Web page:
The dogs that race in the Iditarod are well-trained and competitive. And, you know, sometimes they're a bit derpy looking. Jim Watson/AFP/Getty Images hide caption

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Magician Juggles His Way Out Of Trouble With The Police

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Military veterans protesting the pipeline stand opposite police guarding a bridge at the edge of the Standing Rock Sioux Reservation on Dec. 1, 2016. Scott Olson/Getty Images hide caption

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Protesters opposing the proposed Dakota Access Pipeline at the Oceti Sakowin Camp in North Dakota. Lawmakers in the state have proposed bills that would increase penalties for protesters who block highways. Michael Nigro/Getty Images hide caption

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Bills Across The Country Could Increase Penalties For Protesters

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Several hundred protesters remain camped on the North Dakota prairie in opposition to the Dakota Access Pipeline. They have erected shelters from Army tents to teepees to wooden structures to stay warm this winter. Amy Sisk/Inside Energy hide caption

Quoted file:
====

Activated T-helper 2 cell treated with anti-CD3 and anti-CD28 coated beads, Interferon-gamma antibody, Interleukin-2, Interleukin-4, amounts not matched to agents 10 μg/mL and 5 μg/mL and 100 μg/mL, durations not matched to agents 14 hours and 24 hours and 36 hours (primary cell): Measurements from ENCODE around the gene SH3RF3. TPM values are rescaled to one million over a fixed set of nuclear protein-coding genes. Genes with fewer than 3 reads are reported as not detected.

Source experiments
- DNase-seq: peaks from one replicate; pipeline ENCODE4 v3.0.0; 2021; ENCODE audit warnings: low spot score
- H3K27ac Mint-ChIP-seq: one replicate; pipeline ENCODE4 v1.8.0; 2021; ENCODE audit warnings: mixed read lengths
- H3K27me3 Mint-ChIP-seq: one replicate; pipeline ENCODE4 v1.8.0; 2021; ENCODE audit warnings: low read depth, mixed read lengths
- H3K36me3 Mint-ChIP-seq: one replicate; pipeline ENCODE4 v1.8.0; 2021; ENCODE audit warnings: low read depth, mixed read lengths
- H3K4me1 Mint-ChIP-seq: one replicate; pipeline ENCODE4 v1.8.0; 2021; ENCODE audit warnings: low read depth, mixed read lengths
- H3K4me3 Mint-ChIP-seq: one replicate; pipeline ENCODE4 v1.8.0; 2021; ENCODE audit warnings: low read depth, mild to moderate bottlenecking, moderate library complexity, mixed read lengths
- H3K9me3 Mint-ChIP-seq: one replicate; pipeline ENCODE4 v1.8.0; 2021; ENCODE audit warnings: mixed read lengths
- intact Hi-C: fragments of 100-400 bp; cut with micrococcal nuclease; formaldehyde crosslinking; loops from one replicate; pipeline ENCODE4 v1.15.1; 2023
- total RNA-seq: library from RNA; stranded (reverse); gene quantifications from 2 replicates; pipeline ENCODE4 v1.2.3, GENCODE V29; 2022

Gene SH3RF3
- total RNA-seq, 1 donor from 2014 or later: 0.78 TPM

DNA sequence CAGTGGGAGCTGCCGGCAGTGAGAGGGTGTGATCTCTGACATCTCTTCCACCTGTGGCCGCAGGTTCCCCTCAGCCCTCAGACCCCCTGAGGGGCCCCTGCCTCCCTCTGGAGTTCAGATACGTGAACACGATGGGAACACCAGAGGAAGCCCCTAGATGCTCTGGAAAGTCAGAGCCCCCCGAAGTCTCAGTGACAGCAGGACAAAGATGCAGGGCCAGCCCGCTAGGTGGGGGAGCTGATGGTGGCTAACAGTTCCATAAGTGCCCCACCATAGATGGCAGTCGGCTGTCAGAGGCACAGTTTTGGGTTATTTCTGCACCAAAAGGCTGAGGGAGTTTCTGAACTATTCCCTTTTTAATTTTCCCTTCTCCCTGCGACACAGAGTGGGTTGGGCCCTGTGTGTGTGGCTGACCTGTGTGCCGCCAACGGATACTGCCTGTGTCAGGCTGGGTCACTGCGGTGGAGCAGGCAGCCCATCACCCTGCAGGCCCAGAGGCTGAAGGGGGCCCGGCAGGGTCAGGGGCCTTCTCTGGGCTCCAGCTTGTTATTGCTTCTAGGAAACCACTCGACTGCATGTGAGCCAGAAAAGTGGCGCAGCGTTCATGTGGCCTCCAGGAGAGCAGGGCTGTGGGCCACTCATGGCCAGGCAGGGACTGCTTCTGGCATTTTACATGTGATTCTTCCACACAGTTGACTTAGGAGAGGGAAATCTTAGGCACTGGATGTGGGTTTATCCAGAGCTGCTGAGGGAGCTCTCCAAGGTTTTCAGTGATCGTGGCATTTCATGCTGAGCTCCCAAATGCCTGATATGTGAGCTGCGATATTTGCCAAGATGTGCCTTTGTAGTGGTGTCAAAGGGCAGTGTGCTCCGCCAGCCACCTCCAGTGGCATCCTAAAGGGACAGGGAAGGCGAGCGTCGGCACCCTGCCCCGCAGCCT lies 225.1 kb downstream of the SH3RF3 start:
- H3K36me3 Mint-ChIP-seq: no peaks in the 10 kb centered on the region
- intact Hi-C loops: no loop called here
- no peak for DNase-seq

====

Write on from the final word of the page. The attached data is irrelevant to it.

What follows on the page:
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Amy Sisk/Inside Energy

Dakota Pipeline Protesters, Nearby Residents Brace For 2017

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Jacob Brooks makes adjustments to one of the camp's many "tarpees," a winterized teepee made of tarp with a built-in chimney, designed by Paul Cheokoten Wagner. There are roughly 60 tarpees around various camps now, and Wagner has fundraised enough for another 20 more. Celia Talbot Tobin for NPR hide caption

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Celia Talbot Tobin for NPR

Despite Evacuation Orders, Pipeline Protesters Hunker Down For Winter

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Damin Radford of New Zealand overlooks the Oceti Sakowin camp on Tuesday, where people have gathered to protest the Dakota Access pipeline near Cannon Ball, N.D. David Goldman/AP hide caption

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A sculpture stands at an encampment where protesters of the Dakota Access oil pipeline have been gathered for months near Cannon Ball, N.D., on Saturday. James MacPherson/AP hide caption

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Protesters — or water protectors, as they identify themselves — walk along Highway 1806, past a sprawling encampment at Standing Rock on Thursday. Thousands of people gathered to join the Standing Rock Sioux Tribe's protest of the Dakota Access Pipeline. Jessica Rinaldi/Boston Globe via Getty Images hide caption

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T.J. Plenty Chief stands in front of one of the three semitrucks owned by his company, Red Road Trucking. The trucks operate in the Fort Berthold reservation oil fields, carrying everything from gravel to pipe to water needed for drilling. His business is based on the reservation, in New Town, N.D., where he lives. Amy Sisk/Prairie Public Radio hide caption

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Amy Sisk/Prairie Public Radio

Upstream From Standing Rock, Tribes Balance Benefits, Risks Of Oil Industry